Over at Computer Economics, we've just published our 2007/2008 IT Spending, Staffing, and Technology Trends
One of the key findings is that the median IT budget growth rate in the U.S. and Canada is accelerating to 5.0% this year, from 4.1% reported in 2006. At the same time, the median IT budget as a percentage of revenue is falling to 1.8%, from 2.0% last year. The only way to interpret these two statistics is to understand that IT spending is lagging behind corporate revenues.
This is not bad news. What it means is that IT managers generally are able to support the growth of the business without corresponding increases in IT spending. Our study shows that the large majority of companies are increasing their IT spending--but they are doing it at a pace that is less than the growth of the business.
In the last part of the 1990s, IT budgets grew at much greater rates because of Y2K and the dot-com boom. Then, during the recession in the early part of this decade, IT spending actually fell in a significant number of companies. From 1997 through 2003, IT budgets were a story of boom-and-bust.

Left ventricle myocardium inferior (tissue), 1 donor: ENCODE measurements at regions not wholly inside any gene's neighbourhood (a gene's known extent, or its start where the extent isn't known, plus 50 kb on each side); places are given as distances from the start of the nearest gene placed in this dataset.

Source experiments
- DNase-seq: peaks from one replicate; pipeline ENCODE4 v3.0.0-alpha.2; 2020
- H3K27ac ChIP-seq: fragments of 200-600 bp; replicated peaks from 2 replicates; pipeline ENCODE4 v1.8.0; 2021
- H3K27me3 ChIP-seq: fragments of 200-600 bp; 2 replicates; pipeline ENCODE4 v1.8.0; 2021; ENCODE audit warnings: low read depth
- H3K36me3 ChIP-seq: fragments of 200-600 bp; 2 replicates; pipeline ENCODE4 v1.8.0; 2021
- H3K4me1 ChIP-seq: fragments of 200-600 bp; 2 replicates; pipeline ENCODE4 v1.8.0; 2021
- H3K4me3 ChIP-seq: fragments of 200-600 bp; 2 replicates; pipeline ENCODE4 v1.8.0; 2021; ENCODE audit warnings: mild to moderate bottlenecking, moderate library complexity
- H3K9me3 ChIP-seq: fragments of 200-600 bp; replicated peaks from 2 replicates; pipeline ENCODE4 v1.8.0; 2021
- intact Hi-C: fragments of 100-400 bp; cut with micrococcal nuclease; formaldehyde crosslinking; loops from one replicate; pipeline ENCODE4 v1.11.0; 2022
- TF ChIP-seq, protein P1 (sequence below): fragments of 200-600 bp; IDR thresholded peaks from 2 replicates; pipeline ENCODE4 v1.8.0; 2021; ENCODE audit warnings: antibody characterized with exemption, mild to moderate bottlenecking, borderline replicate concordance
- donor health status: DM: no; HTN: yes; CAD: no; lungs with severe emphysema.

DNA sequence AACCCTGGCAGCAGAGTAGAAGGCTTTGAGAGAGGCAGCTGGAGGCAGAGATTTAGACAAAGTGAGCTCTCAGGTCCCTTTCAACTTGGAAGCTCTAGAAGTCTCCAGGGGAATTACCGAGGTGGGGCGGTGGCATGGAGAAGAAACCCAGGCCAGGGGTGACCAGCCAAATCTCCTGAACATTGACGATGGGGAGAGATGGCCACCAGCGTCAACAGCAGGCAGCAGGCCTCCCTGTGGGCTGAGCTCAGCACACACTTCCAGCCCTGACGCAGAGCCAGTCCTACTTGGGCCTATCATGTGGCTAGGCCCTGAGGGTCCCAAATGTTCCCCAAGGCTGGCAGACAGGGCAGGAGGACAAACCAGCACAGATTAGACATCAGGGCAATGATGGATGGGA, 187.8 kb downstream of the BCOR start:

What I like about today is that these major disruptions in IT spending appear to be over--at least for now. We seem to have entered a period where most companies are expanding their IT budgets in a restrained but consistent way. This is a far easier environment in which to plan IT investments.
On the staffing side, increases in headcount are somewhat more restrained, but most companies are adding IT staff members this year. And, there's still no end to the increase in the level of outsourcing.
These findings and more are presented in the study. There's a complete description
on the Computer Economics website. There's also a press release